. Disorders of the Knee

Disorders of the Knee


John A. Herring



Knee injuries present frequently in virtually all age groups within a pediatric practice. The age and mechanism of injury are guidelines to a correct diagnosis. A swollen, painful knee in an infant should raise the suspicion of child abuse or infection. In the young child, significant ligament or meniscal injuries are rare, but epiphyseal separations and fractures are more frequent. In the adolescent, internal injuries to menisci and ligaments are common and most often result from sports activities, with or without contact. Patellar dislocations are also more common in adolescents.

The examiner should note bruising, swelling about the knee, the presence or absence of an effusion, and the ability to walk or bear weight. Most significant injuries are accompanied by an effusion or hemarthrosis, and the swollen knee is difficult to examine due to pain and limited motion. After the initial swelling has resolved, specific findings of an internal derangement can be elicited. The torn anterior cruciate is indicated by a positive anterior drawer sign in which the tibia can be anteriorly subluxated with the knee flexed.1 Meniscal tears often produce a clicking or grinding when the knee is fully flexed and extended with medial or lateral stress. Medial collateral and lateral collateral ligament injuries allow the joint to open either medially or laterally with stress in a 20° flexed position.

Radiographs should be evaluated and will show swelling only in the case of meniscal or ligamentous injury. Widening of the distal femoral growth plate suggests a separation injury of the growth plate (Salter 1). Elevation of the tibial spine indicates an injury in which the anterior cruciate pulls a fragment of bone up from the tibial articular surface.

Initial treatment usually consists of splinting with compression using a prefabricated knee immobilizer and ACE bandage.2 Aspiration of the knee is not necessary. Reevaluation at 2 weeks allows for a better physical exam for significant injury. Minor injuries will usually be recovering by then, and significant injuries will show persistent physical findings. A magnetic resonance imaging (MRI) examination will help to define internal injuries that will require orthopedic consultation.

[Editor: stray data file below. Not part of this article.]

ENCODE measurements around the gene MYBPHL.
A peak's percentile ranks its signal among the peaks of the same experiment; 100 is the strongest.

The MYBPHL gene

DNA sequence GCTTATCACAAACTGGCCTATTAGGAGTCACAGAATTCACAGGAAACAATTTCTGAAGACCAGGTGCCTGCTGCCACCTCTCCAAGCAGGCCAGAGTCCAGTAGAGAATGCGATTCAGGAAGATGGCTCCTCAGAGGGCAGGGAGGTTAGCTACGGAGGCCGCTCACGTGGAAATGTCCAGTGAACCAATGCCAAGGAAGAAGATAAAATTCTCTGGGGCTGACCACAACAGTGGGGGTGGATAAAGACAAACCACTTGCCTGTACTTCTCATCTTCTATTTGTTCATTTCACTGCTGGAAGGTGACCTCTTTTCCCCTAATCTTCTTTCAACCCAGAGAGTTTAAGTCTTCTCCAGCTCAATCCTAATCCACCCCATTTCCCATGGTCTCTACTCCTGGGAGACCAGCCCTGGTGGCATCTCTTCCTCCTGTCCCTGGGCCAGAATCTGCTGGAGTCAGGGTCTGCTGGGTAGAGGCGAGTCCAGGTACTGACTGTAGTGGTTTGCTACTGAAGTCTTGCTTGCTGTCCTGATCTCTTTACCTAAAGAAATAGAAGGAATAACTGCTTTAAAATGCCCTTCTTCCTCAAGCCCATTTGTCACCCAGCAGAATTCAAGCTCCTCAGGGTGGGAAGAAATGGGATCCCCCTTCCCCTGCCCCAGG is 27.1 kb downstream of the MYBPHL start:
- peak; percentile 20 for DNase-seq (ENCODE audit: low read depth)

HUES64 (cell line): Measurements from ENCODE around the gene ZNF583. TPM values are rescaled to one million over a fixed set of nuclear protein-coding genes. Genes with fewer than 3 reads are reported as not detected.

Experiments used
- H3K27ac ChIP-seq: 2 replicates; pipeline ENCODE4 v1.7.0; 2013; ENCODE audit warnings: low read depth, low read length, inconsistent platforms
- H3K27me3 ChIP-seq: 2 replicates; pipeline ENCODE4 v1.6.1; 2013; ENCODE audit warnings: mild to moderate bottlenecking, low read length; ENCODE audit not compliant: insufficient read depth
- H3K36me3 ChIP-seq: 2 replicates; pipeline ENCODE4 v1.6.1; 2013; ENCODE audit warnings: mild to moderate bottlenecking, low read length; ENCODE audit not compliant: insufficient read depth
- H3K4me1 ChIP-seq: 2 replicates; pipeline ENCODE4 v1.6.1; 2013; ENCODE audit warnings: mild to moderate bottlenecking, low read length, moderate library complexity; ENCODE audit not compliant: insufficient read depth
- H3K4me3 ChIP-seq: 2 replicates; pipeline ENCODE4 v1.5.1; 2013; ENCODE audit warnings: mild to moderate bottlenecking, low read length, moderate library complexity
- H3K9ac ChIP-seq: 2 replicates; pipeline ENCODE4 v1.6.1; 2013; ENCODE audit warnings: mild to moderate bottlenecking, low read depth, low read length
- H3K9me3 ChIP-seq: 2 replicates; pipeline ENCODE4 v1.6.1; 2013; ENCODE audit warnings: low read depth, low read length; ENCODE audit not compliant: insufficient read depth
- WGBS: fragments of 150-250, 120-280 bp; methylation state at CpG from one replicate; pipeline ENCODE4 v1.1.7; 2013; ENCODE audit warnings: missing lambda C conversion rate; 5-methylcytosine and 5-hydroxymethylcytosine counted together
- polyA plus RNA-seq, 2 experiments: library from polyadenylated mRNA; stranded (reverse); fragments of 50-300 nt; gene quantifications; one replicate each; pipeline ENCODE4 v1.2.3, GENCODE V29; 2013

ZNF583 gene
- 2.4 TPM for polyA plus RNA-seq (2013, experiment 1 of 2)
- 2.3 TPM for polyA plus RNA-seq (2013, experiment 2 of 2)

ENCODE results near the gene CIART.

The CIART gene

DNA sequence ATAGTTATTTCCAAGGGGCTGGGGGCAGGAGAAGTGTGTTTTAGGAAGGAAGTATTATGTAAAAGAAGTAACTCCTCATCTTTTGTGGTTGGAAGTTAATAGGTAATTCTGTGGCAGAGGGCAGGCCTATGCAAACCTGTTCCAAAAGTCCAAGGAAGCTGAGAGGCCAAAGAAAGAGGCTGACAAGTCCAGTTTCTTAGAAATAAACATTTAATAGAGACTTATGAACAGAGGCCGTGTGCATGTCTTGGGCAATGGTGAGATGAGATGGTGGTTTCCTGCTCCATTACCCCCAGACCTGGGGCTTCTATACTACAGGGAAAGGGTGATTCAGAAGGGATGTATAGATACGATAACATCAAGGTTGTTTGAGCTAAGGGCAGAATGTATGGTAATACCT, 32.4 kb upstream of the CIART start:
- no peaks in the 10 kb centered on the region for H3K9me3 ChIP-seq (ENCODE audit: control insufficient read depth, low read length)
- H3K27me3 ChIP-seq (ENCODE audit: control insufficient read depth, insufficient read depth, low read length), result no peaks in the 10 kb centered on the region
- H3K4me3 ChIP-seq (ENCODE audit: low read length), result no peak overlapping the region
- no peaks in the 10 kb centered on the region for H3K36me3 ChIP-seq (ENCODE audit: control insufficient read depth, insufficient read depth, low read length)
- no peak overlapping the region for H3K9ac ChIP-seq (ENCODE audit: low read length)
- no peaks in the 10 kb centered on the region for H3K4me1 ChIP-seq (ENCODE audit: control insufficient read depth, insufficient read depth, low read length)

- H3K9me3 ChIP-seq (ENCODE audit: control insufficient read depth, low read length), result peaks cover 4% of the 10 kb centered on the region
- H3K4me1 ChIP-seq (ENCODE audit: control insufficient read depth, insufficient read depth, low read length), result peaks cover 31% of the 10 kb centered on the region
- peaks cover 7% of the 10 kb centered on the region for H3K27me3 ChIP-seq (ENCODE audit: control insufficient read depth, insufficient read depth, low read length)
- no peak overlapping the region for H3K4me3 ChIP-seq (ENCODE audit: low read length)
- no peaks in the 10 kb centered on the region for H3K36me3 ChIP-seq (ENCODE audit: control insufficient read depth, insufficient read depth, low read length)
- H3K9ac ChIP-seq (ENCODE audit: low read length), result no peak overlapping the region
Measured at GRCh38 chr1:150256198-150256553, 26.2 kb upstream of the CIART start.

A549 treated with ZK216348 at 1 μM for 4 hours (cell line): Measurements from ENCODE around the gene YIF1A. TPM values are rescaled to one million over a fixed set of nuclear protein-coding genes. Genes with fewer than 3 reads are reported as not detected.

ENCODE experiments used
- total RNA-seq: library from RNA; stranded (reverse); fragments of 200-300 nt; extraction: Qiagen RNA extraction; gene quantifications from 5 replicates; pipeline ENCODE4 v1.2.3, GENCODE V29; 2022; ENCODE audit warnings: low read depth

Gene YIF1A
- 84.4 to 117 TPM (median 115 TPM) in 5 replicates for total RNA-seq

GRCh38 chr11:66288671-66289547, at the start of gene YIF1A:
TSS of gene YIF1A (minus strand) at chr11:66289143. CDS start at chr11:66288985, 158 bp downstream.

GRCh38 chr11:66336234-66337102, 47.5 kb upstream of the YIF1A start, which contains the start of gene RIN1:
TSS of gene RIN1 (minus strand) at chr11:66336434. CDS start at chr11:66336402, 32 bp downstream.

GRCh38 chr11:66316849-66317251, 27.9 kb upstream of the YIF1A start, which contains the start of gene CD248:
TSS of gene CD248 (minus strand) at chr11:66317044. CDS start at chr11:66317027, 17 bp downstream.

A discoid meniscus is an abnormally shaped lateral meniscus found in children of all ages (Fig. 214-1).3,4 It may slip in and out of the joint causing the patient to feel something pop over the lateral aspect of the knee joint. This may be somewhat painful. The examiner can feel something pop along the lateral joint line as the knee is flexed and extended. Over time, this may become more painful and the “popping” may begin to limit function.

An anteroposterior radiograph of the knee may show widening of the lateral joint space, and an MRI provides a definitive diagnosis. Arthroscopic reconstruction or removal of the meniscus is the treatment of choice for those with significant symptoms.5


Adolescents with vague knee pain are commonly seen in a primary care office.6,7 The complaint is pain around the patella, aggravated by activities, especially physical education. The knee is often painful when the person sits in a car or theater where it is difficult to extend the knee. Straightening the knee gives immediate relief. This has been called chondromalacia patella, yet there is little evidence of damage to the cartilage of the patella. It has also been called the malalignment syndrome, and many patients have excessive femoral anteversion with patellae that face toward one another as the patient walks.

Radiographs will show no abnormalities, and the treatment is aimed at symptom relief. Nonsteroidal anti-inflammatory drugs (NSAIDs) are helpful. A well-planned physiotherapy program that emphasizes strengthening of the quadriceps and hamstrings as well as the hip abductors and external rotators will help most patients recover.



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Jan 7, 2017 | Posted by in PEDIATRICS | Comments Off on . Disorders of the Knee

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